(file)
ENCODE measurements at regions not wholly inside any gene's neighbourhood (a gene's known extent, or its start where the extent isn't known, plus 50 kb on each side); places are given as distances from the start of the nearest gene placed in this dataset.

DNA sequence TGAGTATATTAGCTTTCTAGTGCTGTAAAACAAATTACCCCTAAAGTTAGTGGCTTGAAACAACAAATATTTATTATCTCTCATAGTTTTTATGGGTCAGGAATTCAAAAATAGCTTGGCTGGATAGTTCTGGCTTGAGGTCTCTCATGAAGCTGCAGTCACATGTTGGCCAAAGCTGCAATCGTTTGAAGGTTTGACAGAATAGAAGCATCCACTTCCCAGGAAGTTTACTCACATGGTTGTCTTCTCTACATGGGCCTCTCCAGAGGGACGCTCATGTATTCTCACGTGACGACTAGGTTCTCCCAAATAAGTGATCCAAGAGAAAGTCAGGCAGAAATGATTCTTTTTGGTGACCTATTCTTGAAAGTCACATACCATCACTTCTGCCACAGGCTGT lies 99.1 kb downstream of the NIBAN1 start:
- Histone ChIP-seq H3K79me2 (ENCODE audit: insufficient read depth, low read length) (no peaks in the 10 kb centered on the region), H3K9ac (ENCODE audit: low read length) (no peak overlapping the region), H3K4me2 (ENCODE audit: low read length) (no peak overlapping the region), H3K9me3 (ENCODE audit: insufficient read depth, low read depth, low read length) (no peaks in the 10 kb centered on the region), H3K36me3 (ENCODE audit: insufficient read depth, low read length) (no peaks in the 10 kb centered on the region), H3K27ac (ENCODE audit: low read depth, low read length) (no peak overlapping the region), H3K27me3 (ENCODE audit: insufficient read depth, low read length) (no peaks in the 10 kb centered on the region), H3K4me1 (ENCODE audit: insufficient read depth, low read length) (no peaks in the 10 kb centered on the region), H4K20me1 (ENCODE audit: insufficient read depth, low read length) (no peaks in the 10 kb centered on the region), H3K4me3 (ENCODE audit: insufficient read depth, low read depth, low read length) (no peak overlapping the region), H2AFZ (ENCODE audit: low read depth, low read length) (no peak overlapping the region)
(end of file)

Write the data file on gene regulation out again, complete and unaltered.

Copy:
ENCODE measurements at regions not wholly inside any gene's neighbourhood (a gene's known extent, or its start where the extent isn't known, plus 50 kb on each side); places are given as distances from the start of the nearest gene placed in this dataset.

DNA sequence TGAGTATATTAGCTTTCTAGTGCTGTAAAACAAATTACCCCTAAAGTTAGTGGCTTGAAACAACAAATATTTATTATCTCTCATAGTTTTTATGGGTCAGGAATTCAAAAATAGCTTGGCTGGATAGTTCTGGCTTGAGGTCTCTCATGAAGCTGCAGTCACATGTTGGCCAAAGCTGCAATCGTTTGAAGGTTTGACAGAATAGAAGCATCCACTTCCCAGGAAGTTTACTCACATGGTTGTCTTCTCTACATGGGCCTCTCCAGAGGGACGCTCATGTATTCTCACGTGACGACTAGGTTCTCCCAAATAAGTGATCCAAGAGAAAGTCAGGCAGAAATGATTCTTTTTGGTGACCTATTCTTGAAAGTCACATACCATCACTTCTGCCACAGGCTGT lies 99.1 kb downstream of the NIBAN1 start:
- Histone ChIP-seq H3K79me2 (ENCODE audit: insufficient read depth, low read length) (no peaks in the 10 kb centered on the region), H3K9ac (ENCODE audit: low read length) (no peak overlapping the region), H3K4me2 (ENCODE audit: low read length) (no peak overlapping the region), H3K9me3 (ENCODE audit: insufficient read depth, low read depth, low read length) (no peaks in the 10 kb centered on the region), H3K36me3 (ENCODE audit: insufficient read depth, low read length) (no peaks in the 10 kb centered on the region), H3K27ac (ENCODE audit: low read depth, low read length) (no peak overlapping the region), H3K27me3 (ENCODE audit: insufficient read depth, low read length) (no peaks in the 10 kb centered on the region), H3K4me1 (ENCODE audit: insufficient read depth, low read length) (no peaks in the 10 kb centered on the region), H4K20me1 (ENCODE audit: insufficient read depth, low read length) (no peaks in the 10 kb centered on the region), H3K4me3 (ENCODE audit: insufficient read depth, low read depth, low read length) (no peak overlapping the region), H2AFZ (ENCODE audit: low read depth, low read length) (no peak overlapping the region)